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Dec 27, 2018

Want to Have a Happy New Year? Do These 10 Things

By Stash Team

Whether it’s using your FSA or contributing to a retirement account, get your financial house in order before the 2019 calendar begins.

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As 2018 winds down, it’s easy to get lost in the fun, the parties, and the celebrations. It’s also a great time to consider getting your financial house in order before the start of the new year.

Here’s a checklist of ten things to consider doing before you ring in the new year.

1. Automate your savings

Automatic beats manual every time.

You can use the Set-Schedule feature as part of the upcoming new and improved Recurring Transactions tools to make it easier to put your savings and your investing goals on autopilot. Just program how much money you want to put aside toward your investments and how often (say $20 toward your preferred investment mix every week). No need to remember to do it. It’s a great way to build great habits, week in and week out.

2. Set financial goals for 2019 calendar year

Create a budget and stick to it. Aim to set aside money from each paycheck to build an emergency fund, which should have three to six months of expenses in an account you can access easily.

Then, think about your longer-term goals. Are you thinking of buying a house or a new car? Just “saving money for the future” can be sort of vague (and not that inspiring). Be more concrete about what you’re saving or investing for and you’ll be more excited to get there.

3. Get inspired to save for retirement

Whether you have a 401(k) or a Stash Retire account, think about how you can start to contribute as much as you can.

An IRA or 401(k) can help lower your tax bill as you save for retirement. You can put away $6,000 in IRA and Roth IRA each year. (In 2019, the maximum contribution increases to $6,000.) A 401(k) will let you contribute $18,500 annually, and $24,500 once you hit 50.

Can you try to hit the maximum contribution in 2019? It’s definitely worth trying.

4. Review your insurance policies

Whether you rent an apartment or own a home, you’ll want to get covered. It can protect you against theft and many of other catastrophes, potentially saving you both time and agony. And if you’re a homeowner, your home or apartment may have increased in value, thanks to climbing property values, your renovations, or other updates. You may need to insure for a higher value.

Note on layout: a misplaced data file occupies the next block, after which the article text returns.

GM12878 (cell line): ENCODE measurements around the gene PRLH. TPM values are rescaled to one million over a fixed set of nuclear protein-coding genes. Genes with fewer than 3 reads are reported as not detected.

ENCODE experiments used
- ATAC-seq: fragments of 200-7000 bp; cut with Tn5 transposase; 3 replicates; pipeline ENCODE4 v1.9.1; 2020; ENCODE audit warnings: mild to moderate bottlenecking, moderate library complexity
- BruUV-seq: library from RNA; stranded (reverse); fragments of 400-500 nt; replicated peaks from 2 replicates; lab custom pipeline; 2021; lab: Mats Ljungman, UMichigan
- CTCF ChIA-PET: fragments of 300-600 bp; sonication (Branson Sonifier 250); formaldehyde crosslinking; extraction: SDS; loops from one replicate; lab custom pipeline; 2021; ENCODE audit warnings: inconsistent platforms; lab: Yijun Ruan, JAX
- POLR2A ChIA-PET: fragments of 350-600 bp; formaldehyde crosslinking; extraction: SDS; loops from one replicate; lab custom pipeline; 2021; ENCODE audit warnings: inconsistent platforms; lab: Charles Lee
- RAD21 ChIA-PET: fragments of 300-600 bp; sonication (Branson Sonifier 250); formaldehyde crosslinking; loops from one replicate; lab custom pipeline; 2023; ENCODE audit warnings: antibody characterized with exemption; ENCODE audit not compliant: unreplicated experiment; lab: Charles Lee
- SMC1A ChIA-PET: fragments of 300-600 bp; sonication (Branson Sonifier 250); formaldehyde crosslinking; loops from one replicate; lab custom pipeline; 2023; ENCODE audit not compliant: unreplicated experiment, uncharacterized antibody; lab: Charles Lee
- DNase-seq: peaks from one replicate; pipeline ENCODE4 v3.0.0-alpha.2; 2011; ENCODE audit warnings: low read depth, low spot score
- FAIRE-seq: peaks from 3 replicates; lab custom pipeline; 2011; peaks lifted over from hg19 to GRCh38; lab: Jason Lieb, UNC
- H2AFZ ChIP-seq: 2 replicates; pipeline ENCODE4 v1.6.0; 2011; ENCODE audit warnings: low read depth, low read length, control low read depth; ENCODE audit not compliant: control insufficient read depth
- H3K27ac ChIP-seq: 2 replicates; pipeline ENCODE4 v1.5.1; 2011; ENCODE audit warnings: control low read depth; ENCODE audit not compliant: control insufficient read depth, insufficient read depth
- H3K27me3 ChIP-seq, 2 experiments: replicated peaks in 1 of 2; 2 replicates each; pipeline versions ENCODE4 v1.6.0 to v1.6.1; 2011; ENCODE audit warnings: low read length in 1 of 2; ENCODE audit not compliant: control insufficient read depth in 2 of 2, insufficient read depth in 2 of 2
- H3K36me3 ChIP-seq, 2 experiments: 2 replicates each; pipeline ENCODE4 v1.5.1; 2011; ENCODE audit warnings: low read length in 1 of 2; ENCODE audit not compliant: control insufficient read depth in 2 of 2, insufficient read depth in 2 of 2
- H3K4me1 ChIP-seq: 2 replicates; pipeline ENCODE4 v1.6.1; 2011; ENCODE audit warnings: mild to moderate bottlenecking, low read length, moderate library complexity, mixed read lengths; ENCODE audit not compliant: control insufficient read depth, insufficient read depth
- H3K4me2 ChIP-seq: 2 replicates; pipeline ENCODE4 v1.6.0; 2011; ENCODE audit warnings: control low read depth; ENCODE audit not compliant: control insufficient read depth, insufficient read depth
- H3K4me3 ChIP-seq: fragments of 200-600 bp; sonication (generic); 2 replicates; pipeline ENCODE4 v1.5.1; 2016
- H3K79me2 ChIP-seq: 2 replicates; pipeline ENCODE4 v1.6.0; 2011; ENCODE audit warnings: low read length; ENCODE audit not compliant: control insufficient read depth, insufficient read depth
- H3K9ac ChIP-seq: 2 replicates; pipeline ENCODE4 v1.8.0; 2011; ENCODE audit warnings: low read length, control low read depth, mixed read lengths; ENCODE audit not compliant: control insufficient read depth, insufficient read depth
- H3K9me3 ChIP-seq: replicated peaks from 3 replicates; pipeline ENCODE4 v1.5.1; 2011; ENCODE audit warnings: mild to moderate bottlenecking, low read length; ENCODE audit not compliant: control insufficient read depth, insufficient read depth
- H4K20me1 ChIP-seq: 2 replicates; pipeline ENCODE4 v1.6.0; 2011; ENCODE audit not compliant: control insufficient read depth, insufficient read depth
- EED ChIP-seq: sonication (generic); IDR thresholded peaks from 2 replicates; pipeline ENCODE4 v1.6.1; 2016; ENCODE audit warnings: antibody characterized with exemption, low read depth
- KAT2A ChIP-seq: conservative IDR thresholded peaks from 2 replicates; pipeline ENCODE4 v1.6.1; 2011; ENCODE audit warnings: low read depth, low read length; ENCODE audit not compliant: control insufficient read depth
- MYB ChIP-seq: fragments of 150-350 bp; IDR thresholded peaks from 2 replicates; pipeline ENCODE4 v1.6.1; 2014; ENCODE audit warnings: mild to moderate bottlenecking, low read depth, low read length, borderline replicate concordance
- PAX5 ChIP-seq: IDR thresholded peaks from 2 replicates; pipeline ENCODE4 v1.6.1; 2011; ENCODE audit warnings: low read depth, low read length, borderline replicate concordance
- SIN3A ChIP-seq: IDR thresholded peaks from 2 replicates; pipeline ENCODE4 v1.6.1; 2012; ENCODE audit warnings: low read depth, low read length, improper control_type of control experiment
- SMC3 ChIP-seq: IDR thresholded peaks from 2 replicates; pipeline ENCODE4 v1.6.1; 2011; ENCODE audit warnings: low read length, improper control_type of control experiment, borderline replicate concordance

Same goes for your term-life insurance policies. If you’ve had a child or grandchild, or are caring for an elderly or ill parent, you may need a higher value policy. Don’t have life insurance? Now’s the time to figure out if you need it–before you need it.

5. Check your credit report

Don’t just swipe and pray. Find out what’s in your credit report. It contains all of the information about your loans and credit accounts, in addition to personal information about you, including your name, address, Social Security number, and employment information.

Each of the three credit reporting bureaus—Experian, Transunion, and Equifax—collect this information and provides it to lenders when they perform a credit check on you. They also use it to compile your credit score.

Start 2019 on a good note. You are entitled to a free credit report from each of the three credit bureaus every year. Many other sites also offer you insights about your credit, without dinging your credit score.

6. Contribute to a custodial account

Got a kid in your life that deserves a head start? A custodial account is just like an investment account, except it’s for your kids or any child for that matter. Stash lets you create a portfolio in a custodial account using any combination of the individual stocks or funds on the Stash platform.

There’s no limit to how much a custodian can put into an account each year, and no maximum lifetime limit. Opening one is easy, just start here.

7. Make the most of your Flexible Spending Accounts

You may have a Flexible Spending Account or FSA through your workplace. Your FSA lets you put money away on a pre-tax basis, which can lower your tax bill while giving you access to funds to pay for many of your medical charges.

An FSA is primarily a use-it-or-lose-it account. That means you don’t get to keep any unused money you’ve put away for the year.

8. Schedule year-end health care appointments

There’s nothing more important than staying healthy. Next year is a fresh year, and most health plans will reset the clock on your annual deductible, which can mean you’ll pay hundreds or thousands of dollars before your health charges are fully reimbursed (minus your copays.) Consider scheduling medical appointments before 2019 starts.

9. Give to charity

Your gifts to charity can be tax-deductible, and there are hundreds of worthy charities out there, from disaster relief to helping fight childhood hunger. Also, your donations don’t have to be cash. Some charities will allow you to donate used clothing and furniture, among other common household items.

10. Get Stash

Stash makes it easy to get started investing and saving for all the things you want to do in life. You can start with just $5.

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Written by

Stash Team


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